Why Does My Hardwood Floor Have Gaps, Creaks or Cracks In The Winter?

Hardwood FloorFor years I have battled with this dilemma myself. Is there something wrong with my floors? Thankfully, for most hardwood floors the answer is “no”. Wood is a natural product that reacts to the environment it’s in. Gapping and associated noises in hardwood flooring usually occurs when the flooring dries significantly from its summertime higher moisture levels. So, to reduce winter gapping, reduce the annual range of moisture levels. More specifically, don’t let the indoor Relative Humidity (RH) drop too much in the winter months. A good annual range suitable for hardwood flooring is no more of a change than 15% RH annually (i.e. 32% winter; 47% summer). Ideally, here in Ontario, you do not want to let your Relative Humidity drop below 30%-35%, even in the winter months. Aside from the adverse health effects of low humidity, it will cause issues with all the wood products in your home.

Humidity Vs TemperatureThe moisture content of your hardwood floor will change depending on the Relative Humidity of the surrounding air in your home. The moisture content of the wood will increase as the humidity level in the air increases, this process will make the wood expand. In the same way, when the humidity level in your home drops, the woods moisture content decreases and it starts to contract and cause gaps and creaks. Don’t be alarmed, you are not alone. This is a natural process and your hardwood should expand back to the same size it was prior to shrinking.

What causes low humidity in your home in the winter? The short answer: You’re bringing in too much outdoor air! COLD air is DRY air. In Ontario we experience frigid temperatures for several months at a time. Without a perfectly air-tight home, this cold air comes in through cracks, doorways, old windows, inadequate insulation, etc. And, fundamentally, the more your furnace has to work to heat the air inside your home, the lower your RH level will be.

Ok, so now you realize you have low Relative Humidity in your home, your flooring is starting to gap, and you don’t want to wait until summer for it to expand, what’s the answer? Although there isn’t a simple “do this and it will solve all your problems” type of solution I have found, there is certainly some options to increase your homes Relative Humidity both mechanically and naturally, without breaking the bank:

  • Install a whole home humidifier on your furnace. Taking into consideration the pints/hour rate to ensure the unit will provide adequate moisture for your homes specific RH requirement. Every home is different, it is best to consult with your HVAC technician for more details. Typically, you’re looking at around $600-$700 to have one of these installed.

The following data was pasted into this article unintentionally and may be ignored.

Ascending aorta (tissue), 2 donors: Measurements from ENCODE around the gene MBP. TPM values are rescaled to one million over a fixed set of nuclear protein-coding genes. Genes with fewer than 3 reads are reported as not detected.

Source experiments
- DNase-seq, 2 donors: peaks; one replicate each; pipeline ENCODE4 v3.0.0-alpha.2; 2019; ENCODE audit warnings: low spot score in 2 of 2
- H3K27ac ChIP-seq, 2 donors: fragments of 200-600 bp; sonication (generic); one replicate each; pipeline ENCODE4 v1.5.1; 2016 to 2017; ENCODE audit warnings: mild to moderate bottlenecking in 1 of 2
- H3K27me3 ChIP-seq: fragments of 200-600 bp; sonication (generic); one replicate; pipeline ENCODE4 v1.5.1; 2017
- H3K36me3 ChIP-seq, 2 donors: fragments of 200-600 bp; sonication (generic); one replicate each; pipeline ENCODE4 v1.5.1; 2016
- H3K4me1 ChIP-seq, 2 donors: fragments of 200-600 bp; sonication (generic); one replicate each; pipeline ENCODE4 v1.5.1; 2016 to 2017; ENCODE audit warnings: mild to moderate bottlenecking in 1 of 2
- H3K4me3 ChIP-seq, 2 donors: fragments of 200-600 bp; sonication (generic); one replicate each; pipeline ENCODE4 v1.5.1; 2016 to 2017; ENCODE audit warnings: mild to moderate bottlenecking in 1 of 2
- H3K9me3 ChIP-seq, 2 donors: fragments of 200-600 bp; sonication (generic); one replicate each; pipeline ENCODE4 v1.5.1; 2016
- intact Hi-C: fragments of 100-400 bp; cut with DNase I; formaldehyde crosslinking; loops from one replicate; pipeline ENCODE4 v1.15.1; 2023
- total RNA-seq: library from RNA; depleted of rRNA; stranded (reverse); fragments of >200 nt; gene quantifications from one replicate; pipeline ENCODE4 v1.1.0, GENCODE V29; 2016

• Purchase a large portable humidifier. A simpler solution however not quite as effective as above, but it’s close! Most decent units have a timer or even a sensor allowing you to set your RH level to your preference. The downside of these types of humidifiers is that most require manual filling. You can pick up a good unit for $200-$300.
  • Boil water on the stove. This is a great way to get moist air into your home quickly but requires constant filling and maintaining. Don’t let the pot run dry!
  • Air seal your doors and windows. In the case of most homes built prior to say the 2000’s, the windows were likely installed with fiberglass insulation stuffed around them between the jamb and framing. If you are somewhat handy, pull the window trim off, remove the old insulation, then spray foam and tuck tape the gap. If your windows are just old and no longer seal properly, perhaps consider replacing them or at the very least sealing them with plastic for the winter. Preventing air loss and cold air penetration is a major factor in low RH.
  • Add more insulation to your attic. The less warm air escaping from your home, the less your furnace has to cycle to heat up the cold dry air coming in to replace it.
  • Fan Timer SwitchLimit exhaust & bath fan usage to a minimum. Don’t forget to shut it off or better yet, install 15-minute timers on them. Let the humidity from your bath have a chance to get outside your bathroom to the rest of your house, rather than sucking up that already conditioned warm and wet air right outside through the vent.
  • Place containers of water on your heat supply vents. Your furnace will heat this water up causing it to evaporate into the air slowly adding RH to your home.

Using these tips and tricks will certainly increase your homes Relative Humidity. As with anything in life, be careful not to overindulge, excessive RH can cause mould and other damage to your home. A suggestion would be to purchase an inexpensive indoor humidity monitor to aid you in your fight with RH. You can pick one of these up from your local hardware store for around $30.

The Conclusion: Wood is a natural product and is susceptible to expansion and contraction with varying relative humidity. Maintaining similar RH in your home throughout the different seasons is crucial to minimizing gaps, cracks and creaks in your flooring. When installing hardwood, it is best to place it in the respective rooms a minimum of 1 week prior to installation, this will allow the hardwood to acclimate to your home’s environment. Hopefully, using these tips will ease your mind and help keep your floors looking beautiful for many years to come.

Posted in Hardwood Floors.